Research that slayed the 'Newfoundland curse' wins Governor General's Award

Their groundbreaking genetic research has added decades to the lives of people at risk of sudden heart attacks.

Now, four members of Memorial University of Newfoundland's faculty of medicine have won the Governor General's Innovation Award.

The group's research focused on the genetic cause for what's known as the Newfoundland curse … a disease that's been passed through generations of families for hundreds of years.

They feel they are doing fine and suddenly they drop and they don't recover.– Kathy Hodgkinson

Scientists know it as arrhythmogenic right ventricular cardiomyopathy. If untreated it takes a heavy toll. It's estimated that 80 per cent of men and 20 per cent of women who have it die of a sudden heart attack before the age of 50.

Researchers Hodgkinson and Young study a family pedigree that spans hundreds of years. (Mark Quinn/CBC)

"It's a devastating disease in the absence of treatment, but sadly the first symptom may be their last — which is death. So they feel they are doing fine and suddenly they drop and they don't recover," said genetic counsellor and epidemiologist Kathy Hodgkinson.

Electrical failure

Cardiologist Sean Connors says the sudden heart attacks are caused by electrical trouble.

"There are problems which are inborn errors in some families which is not a plumbing problem but an electrical problem. So think about the panel in your house — a breaker trips and the lights go out," he said.

Cardiologist Connors treated patients who were found to have the genetic mutation linked to arrhythmogenic right ventricular cardiomyopathy. (Mark Quinn/CBC)

"If the electrical system of the heart shuts down, your heart stops beating and unless somebody comes to your aid with a mechanism to start your heart beating, you'll die and your death will be sudden."

Pinpointing the genetic error

After gathering information from hundreds of people in families across the province, the MUN researchers found what they were looking for — a small genetic difference between those at risk of the disease and those who aren't.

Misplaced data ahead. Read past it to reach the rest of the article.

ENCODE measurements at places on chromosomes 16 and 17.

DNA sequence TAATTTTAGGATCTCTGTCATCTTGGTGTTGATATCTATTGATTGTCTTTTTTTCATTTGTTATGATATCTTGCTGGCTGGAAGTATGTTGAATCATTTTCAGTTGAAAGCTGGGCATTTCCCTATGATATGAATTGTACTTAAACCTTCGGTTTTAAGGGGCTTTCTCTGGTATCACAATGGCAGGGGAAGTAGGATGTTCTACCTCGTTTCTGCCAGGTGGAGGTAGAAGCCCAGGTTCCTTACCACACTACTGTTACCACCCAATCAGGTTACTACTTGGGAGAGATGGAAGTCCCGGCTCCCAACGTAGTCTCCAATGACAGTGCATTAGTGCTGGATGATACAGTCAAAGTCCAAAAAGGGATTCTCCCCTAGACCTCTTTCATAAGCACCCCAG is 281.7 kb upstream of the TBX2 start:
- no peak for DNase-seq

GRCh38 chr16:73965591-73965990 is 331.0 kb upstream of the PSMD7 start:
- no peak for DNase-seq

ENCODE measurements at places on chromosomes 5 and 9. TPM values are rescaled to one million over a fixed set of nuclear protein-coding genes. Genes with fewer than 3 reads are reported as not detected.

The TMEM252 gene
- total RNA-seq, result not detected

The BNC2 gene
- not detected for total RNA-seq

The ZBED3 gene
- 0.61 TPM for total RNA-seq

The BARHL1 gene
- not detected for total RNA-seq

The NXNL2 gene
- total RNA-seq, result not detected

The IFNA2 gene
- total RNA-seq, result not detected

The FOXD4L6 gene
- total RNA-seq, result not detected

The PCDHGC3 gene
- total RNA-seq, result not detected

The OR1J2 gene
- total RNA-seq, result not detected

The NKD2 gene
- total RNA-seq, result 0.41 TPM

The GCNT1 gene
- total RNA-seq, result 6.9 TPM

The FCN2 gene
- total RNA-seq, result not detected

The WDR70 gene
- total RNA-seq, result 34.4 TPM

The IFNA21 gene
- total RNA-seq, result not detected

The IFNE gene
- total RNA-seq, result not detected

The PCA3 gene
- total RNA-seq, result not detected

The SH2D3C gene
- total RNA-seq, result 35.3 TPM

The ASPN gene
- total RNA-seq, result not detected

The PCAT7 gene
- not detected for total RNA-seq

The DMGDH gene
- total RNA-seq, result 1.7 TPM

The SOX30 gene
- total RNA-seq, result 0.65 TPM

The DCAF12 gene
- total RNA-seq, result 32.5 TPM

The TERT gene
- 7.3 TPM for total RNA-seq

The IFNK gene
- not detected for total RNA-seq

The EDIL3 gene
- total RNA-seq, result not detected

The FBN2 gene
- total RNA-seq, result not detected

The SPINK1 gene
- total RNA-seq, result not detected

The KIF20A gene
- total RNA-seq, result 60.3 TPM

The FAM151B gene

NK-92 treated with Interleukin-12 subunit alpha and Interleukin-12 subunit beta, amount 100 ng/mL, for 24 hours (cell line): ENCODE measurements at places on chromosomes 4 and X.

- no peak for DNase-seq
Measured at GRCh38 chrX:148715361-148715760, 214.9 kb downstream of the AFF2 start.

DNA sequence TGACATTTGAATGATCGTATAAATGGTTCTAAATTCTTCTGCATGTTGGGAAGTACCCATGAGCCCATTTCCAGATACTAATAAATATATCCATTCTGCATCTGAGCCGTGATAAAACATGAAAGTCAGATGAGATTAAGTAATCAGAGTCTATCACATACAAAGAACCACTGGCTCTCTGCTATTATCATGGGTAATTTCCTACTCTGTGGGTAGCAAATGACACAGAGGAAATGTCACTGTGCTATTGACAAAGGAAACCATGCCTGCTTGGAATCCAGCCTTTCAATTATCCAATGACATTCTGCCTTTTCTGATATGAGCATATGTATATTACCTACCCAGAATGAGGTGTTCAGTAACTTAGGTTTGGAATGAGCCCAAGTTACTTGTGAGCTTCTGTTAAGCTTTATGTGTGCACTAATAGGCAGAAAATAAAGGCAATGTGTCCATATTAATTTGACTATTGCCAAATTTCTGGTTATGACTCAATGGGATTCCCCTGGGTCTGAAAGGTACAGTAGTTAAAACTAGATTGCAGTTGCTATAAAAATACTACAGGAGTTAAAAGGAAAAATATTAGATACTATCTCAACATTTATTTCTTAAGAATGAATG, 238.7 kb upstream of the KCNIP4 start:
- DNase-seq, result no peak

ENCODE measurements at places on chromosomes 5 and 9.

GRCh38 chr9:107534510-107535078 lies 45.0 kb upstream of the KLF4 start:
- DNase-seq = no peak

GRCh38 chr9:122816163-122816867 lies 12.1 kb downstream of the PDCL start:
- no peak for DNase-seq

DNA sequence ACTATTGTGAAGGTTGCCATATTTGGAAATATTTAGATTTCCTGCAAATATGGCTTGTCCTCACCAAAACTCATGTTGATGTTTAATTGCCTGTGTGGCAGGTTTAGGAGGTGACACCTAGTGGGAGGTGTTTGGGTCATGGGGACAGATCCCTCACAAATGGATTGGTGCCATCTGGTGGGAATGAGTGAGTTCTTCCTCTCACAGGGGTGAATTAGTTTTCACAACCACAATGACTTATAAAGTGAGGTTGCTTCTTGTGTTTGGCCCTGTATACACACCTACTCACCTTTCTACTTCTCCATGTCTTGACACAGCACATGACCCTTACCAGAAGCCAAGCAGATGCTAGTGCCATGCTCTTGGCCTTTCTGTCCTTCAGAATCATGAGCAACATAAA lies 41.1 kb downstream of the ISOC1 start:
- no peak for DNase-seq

"We found one single base pair change," said geneticist Terry-Lynn Young.

"So in other words, a single letter in the spelling of a word that changed the function of a protein. It was clear that everybody who had either died from this disease or who currently was affected had a single change. That was the only difference after searching for a long time through many genes."

Memorial University researchers have mapped out pedigrees for more than 25 Newfoundland families who have lost members to sudden, fatal heart failures. (Mark Quinn/CBC)

Young says the discovery sparked a powerful reaction among her and her colleagues.

"It was elation both for me and my students and the clinical team because at that very moment we had a 100 per cent proof way to say within a family that either someone's affected and should be treated or is not going to be affected and doesn't need treatment."

An effective treatment

The researchers also knew that when they identified who had it with a blood test they could also offer treatment.

"This is where we made a great breakthough," said Connors.

They died, for all intents and purposes, and within 10 seconds they're back.– Sean Connors

"We could go to patients and say, 'Hey, we're going to put a safety net in you.' A small implanted defibrillator gets put in the heart and that becomes their safety net, and should the heart stop beating electrically, it can restart it in a matter of seconds. They died, for all intents and purposes, and within 10 seconds they're back."

Led to research ethics legislation

An ethicist with the university's school of medicine is one of the researchers receiving the award.

Daryl Pullman says his role was the least glamourous but it has had a lasting effect.

Pullman is an ethicist with Memorial University's School of Medicine. (Mark Quinn/CBC)

Pullman became involved in looking at the ethics of genetic research after a group of U.S. researchers came to this province looking for the same mutation that the Memorial University team eventually found.

Those U.S. researchers became known as the Texas Vampires.

"They were taking medical records and blood from Newfoundland patients and bringing it back to Texas, but not letting anyone here know what their results were," said Pullman.

"That was the beginning of the odyssey, which eventually resulted in me being involved with this research project as we wanted to ensure that as we proceeded with research in genetics generally that we had proper ethical oversight for that."

That led to legislation that requires that all health research conducted in Newfoundland and Labrador is locally reviewed by the Health Research Ethics Authority.

The 2018 Governor General's Innovation Awards will be presented by Gov. Gen. Julie Payette at Rideau Hall in Ottawa on May 23.

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